Modi, 63, began his life in Gujarat as the son of a tea-seller. He started working at an early age, hawking chai—tea—at the Ahmedabad railway station and a bus terminus with his brother. It was as a tribute to these humble beginnings that the BJP came up with the innovative “Chai Pe Charcha” campaign (A Chat Over Tea), where Modi interacted with potential voters at tea stalls around the country using video, internet and mobile links. Modi’s campaign also made extensive use of social media to whip up support. In another eye-catching move, Modi held simultaneous campaign rallies using technology that beamed his holographic image to gatherings across India.
Dubbed one of India’s most eligible bachelors for years, it was only recently that Modi publicly acknowledged he was married to a retired school teacher, Jashodaben Chimanlal, who still lives in Gujarat. They were wed at 17, but Modi soon left her to pursue a life devoted to religion and politics. (The two are still legally married.) Shortly after, he became a pracharak, or activist, for the right wing Hindu group Rashtriya Swayamsevak Sangh (RSS). At 36, he was assigned to the BJP, which has close links to the RSS, and rose through the party’s state ranks to become his home state’s chief minister in 2001. In 2012, he won his fourth term, becoming the state’s longest serving leader.
No Stranger to Controversy
Not so long ago, the prospect of a Modi-led government would have seemed a remote possibility to many, especially in the then-Congress bastion of New Delhi. Shortly after he took office as chief minister, bloody sectarian riots broke out in Gujarat in 2002, in which more than 1000 people, mostly Muslims, were killed. Modi’s critics blamed his administration for not doing enough to stop the anti-Muslim wave of violence as it unfolded; some alleged that he had a role in inciting it. Modi has always strongly denied any wrongdoing or involvement in the tragedy, and Indian courts have cleared him of the same. But the controversy has followed him. The BJP heralded today’s results as a victory over caste- and religion-centric politics, but many Muslims both in and outside Gujarat continue to harbor deep apprehensions about Modi’s leadership.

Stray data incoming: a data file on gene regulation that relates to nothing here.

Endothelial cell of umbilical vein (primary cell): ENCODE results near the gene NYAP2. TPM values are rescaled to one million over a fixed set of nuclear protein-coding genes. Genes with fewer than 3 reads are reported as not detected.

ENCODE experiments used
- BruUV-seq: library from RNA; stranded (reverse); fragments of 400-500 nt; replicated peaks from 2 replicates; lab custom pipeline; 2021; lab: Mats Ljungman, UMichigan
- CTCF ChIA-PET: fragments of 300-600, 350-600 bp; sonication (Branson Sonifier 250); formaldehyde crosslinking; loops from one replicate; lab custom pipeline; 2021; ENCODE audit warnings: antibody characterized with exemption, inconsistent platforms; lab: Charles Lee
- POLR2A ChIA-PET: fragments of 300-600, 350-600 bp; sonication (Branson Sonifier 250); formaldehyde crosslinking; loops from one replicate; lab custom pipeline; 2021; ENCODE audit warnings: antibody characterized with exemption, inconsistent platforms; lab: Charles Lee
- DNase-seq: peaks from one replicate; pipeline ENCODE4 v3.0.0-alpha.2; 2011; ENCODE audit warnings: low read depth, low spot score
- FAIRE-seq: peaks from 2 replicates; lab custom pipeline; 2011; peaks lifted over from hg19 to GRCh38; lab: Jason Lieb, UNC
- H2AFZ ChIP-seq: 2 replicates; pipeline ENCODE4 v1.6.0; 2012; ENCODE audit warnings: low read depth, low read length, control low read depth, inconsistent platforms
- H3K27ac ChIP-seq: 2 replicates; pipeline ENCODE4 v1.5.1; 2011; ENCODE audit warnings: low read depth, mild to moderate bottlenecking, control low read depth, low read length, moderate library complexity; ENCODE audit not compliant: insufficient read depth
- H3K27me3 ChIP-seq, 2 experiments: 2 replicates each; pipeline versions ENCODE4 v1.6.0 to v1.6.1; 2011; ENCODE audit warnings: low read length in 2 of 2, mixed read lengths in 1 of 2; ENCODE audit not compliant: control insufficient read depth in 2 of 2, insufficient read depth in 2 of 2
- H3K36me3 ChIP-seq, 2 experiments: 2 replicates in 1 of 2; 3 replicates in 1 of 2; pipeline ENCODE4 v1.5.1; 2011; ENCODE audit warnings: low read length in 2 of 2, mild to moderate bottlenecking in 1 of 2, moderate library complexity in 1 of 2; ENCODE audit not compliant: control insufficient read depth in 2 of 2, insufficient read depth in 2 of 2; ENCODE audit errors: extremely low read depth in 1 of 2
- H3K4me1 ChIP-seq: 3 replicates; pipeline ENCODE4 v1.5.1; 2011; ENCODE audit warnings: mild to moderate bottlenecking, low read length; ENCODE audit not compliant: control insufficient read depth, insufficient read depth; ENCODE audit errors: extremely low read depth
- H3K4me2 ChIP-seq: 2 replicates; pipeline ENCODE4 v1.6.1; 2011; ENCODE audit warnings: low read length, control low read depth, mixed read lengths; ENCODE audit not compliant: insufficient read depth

India Inc Has High Hopes for Him
One of the central themes of Modi’s successful campaign was his pledge to get India’s flagging economy back on the high-growth path of yesteryear. In Gujarat, Modi has successfully attracted major companies like Ford, Nestle and Colgate by setting up a suite of business-friendly practices, including streamlining India’s notorious bureaucracy and giving businesses easy access to officials and land. Those policies — and Modi’s famously decisive leadership style — have earned him the support of some of India’s biggest companies who are counting on him to restore the shine to India. (Voters, too, are hoping he can tackle other pressing issues like rising food prices.) As soon as early results began to trickle in on Friday morning, the BSE Sensex shot up and the Indian Rupee strengthened, though analysts cautioned that the tangible economic impact of a Modi government will take time to materialize.
A Relative Newcomer to Delhi
Another refrain among early doubters of Modi’s meteoric rise to the PM’s seat was the fact that India’s leaders have typically cut their teeth in the political circles of the country’s capital, New Delhi, not in state-level politics. Observers say this election may signal a major change in the way the Indians are voting, away from the dynastic politics of the Congress Party and toward a populist figure who has not spent his career in India’s capital. It also raises questions of how Modi will build political foundations in India’s schmoozey capital city. Will the same commanding leadership style that makes him a hit amongst businessmen fly amongst his parliamentary colleagues?
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